Can the government require major political parties to have elected leadership or does such a regulatory scheme violate the First Amendment? Can they impose the option to elect leadership in exchange for higher contribution limits? These questions are among the issues I will be arguing before the Washington State Supreme Court later this month.
We have a somewhat unique system in Washington where the state holds elections for the grassroots leadership of our major political parties. This office is called Precinct Committee Officer and (when contested) appears on the ballot every 2 years. A few years back I was working to recruit people into that office to help reform some perceived corruption in our local parties. As it turned out, party corruption was one of the major scandals in the 2016 election.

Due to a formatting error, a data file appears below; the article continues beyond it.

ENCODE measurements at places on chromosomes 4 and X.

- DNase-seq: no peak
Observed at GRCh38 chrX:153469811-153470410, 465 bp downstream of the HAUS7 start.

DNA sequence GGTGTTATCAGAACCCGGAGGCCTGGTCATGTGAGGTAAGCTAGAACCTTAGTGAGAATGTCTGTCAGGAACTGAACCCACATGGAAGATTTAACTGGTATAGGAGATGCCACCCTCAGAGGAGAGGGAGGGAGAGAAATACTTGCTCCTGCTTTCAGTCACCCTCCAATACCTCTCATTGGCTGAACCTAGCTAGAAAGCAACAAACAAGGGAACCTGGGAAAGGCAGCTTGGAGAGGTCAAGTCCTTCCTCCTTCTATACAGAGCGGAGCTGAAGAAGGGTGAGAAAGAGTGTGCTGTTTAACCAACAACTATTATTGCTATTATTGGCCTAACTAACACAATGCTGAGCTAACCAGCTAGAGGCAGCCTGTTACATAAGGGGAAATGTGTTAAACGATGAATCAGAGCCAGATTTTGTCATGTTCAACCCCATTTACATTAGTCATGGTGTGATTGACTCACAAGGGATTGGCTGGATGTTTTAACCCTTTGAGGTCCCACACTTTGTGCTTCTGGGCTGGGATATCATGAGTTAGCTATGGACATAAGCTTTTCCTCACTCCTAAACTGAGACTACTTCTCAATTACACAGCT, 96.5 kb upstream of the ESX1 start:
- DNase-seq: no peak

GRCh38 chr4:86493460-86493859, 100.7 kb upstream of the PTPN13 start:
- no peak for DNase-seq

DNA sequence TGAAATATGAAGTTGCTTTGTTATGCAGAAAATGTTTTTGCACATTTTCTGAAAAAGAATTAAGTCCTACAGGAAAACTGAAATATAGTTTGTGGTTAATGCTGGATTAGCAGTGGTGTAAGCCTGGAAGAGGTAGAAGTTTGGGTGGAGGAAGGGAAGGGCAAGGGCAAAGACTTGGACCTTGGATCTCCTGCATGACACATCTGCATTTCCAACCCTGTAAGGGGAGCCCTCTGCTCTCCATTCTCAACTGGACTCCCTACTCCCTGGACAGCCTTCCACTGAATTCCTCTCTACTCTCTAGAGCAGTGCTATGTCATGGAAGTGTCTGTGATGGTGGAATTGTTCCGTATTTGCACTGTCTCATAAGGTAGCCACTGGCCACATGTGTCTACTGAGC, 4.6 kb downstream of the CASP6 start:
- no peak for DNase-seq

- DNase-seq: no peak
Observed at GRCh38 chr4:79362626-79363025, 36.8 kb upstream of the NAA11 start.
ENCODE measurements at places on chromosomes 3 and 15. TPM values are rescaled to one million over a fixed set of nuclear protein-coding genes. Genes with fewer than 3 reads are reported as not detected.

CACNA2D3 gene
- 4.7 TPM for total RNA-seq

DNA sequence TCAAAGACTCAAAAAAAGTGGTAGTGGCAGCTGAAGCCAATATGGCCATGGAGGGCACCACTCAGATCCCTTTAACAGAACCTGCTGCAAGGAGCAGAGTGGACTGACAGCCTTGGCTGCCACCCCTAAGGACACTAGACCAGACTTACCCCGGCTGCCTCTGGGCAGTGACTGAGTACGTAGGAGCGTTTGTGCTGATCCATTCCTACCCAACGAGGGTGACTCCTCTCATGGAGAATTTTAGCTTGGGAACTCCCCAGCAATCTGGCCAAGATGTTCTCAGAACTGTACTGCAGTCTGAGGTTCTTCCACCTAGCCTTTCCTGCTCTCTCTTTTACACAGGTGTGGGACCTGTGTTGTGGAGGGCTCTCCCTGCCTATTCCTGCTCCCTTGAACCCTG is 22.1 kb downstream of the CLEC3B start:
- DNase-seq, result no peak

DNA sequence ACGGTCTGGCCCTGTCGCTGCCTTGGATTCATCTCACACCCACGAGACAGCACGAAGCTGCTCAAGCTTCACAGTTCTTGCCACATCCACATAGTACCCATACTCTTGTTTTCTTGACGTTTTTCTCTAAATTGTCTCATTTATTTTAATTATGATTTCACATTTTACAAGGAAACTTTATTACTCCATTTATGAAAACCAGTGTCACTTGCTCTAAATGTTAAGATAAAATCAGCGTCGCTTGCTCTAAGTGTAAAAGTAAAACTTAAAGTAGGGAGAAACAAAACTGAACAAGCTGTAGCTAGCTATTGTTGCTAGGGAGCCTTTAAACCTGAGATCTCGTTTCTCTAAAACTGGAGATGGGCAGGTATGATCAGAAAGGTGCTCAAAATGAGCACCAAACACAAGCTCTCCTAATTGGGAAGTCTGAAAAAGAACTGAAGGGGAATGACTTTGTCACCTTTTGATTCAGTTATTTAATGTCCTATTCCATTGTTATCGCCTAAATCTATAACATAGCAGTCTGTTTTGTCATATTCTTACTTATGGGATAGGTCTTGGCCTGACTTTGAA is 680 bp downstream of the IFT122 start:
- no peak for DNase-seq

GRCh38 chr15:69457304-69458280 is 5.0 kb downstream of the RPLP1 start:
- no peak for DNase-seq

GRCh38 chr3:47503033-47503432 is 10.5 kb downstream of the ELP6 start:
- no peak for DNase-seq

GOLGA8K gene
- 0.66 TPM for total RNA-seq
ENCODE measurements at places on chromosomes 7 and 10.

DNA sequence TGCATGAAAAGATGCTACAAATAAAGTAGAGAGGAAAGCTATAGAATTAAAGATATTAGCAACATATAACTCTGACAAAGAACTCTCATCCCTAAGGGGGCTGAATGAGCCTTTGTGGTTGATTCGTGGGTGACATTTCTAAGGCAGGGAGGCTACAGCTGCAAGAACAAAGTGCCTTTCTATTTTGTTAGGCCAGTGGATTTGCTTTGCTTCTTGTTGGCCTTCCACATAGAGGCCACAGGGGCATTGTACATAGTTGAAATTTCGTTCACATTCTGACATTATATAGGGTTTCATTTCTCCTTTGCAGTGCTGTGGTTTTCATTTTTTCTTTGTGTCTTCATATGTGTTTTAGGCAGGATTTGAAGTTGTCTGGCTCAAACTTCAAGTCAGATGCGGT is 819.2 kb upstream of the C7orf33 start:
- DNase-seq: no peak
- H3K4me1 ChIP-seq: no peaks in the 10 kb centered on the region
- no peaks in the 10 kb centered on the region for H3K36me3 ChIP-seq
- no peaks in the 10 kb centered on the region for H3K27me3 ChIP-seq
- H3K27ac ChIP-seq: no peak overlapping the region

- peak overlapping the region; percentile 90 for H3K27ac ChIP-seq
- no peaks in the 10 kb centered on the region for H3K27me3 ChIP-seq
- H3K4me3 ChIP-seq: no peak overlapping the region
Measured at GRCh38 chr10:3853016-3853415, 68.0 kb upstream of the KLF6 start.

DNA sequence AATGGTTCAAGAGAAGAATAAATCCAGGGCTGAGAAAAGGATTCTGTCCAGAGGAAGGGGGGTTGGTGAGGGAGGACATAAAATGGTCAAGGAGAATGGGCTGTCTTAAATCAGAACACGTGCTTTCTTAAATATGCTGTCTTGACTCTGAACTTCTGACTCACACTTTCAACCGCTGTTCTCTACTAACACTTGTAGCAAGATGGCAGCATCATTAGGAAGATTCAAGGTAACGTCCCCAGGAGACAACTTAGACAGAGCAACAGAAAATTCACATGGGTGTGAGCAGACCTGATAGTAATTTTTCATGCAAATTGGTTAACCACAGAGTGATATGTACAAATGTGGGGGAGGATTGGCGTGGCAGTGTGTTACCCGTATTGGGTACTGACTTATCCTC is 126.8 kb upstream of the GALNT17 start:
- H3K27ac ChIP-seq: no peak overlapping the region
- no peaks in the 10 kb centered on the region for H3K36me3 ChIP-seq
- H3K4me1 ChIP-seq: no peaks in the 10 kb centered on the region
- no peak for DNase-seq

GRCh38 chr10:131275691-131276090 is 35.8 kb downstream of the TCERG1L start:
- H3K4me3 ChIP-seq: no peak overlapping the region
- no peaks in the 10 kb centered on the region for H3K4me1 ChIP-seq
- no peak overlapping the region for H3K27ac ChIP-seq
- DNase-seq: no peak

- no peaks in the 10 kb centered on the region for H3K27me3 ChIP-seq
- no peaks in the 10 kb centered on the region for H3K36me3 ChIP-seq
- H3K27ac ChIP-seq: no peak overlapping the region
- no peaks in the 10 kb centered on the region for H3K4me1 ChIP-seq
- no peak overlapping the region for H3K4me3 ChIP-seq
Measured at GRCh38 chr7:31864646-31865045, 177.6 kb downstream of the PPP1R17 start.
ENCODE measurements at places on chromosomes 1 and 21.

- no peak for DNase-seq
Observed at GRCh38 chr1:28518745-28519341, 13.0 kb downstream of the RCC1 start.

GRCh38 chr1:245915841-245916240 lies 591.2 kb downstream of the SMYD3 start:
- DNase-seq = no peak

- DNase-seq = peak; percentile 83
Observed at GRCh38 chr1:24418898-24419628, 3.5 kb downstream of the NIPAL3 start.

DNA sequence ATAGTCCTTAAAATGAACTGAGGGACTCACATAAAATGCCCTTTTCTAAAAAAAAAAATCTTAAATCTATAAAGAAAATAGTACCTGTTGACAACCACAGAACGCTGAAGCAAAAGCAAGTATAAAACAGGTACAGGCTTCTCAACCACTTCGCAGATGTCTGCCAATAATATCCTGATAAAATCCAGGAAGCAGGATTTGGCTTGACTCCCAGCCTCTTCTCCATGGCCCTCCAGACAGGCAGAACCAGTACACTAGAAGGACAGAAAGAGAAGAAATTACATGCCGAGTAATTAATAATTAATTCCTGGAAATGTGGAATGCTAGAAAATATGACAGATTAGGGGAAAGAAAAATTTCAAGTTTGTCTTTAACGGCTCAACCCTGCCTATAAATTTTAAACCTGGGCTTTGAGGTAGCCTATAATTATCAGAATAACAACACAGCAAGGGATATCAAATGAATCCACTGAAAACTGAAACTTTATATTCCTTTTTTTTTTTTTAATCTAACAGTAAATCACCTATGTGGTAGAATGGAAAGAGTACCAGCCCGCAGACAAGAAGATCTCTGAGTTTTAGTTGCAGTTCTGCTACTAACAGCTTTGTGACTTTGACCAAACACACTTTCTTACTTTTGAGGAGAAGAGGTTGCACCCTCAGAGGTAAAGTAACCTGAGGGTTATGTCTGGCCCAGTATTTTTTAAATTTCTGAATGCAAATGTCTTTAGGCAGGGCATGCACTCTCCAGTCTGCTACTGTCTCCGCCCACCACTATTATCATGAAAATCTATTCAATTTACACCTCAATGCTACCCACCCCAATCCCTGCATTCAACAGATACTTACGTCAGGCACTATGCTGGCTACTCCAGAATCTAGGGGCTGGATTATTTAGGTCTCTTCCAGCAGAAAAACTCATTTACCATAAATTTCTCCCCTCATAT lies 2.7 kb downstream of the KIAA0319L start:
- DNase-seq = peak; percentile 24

As you may be aware, I strongly believe that there is an illusion of choice and that the system is rigged towards the major two parties. In Washington, our major parties must organize around the Precinct Committee Officer if they want the special campaign finance exemptions that come with the major party status. For example, select committees of major party could contribute around $50,000 to a candidate where a minor party, PAC or individual could only contribute $1,000 to the same candidate.
Unfortunately the requirement for election of local leadership has come under challenge. The King County Republican Party argues that the requirement is unconstitutional and has adopted bylaws barring it’s chair from holding elections mandated by law. Early in 2015 I filed a petition in King County Superior Court to ascertain the constitutionality of that statute. It is now before the Washington State Supreme Court. I will be making oral arguments before the court on September 14, 2017.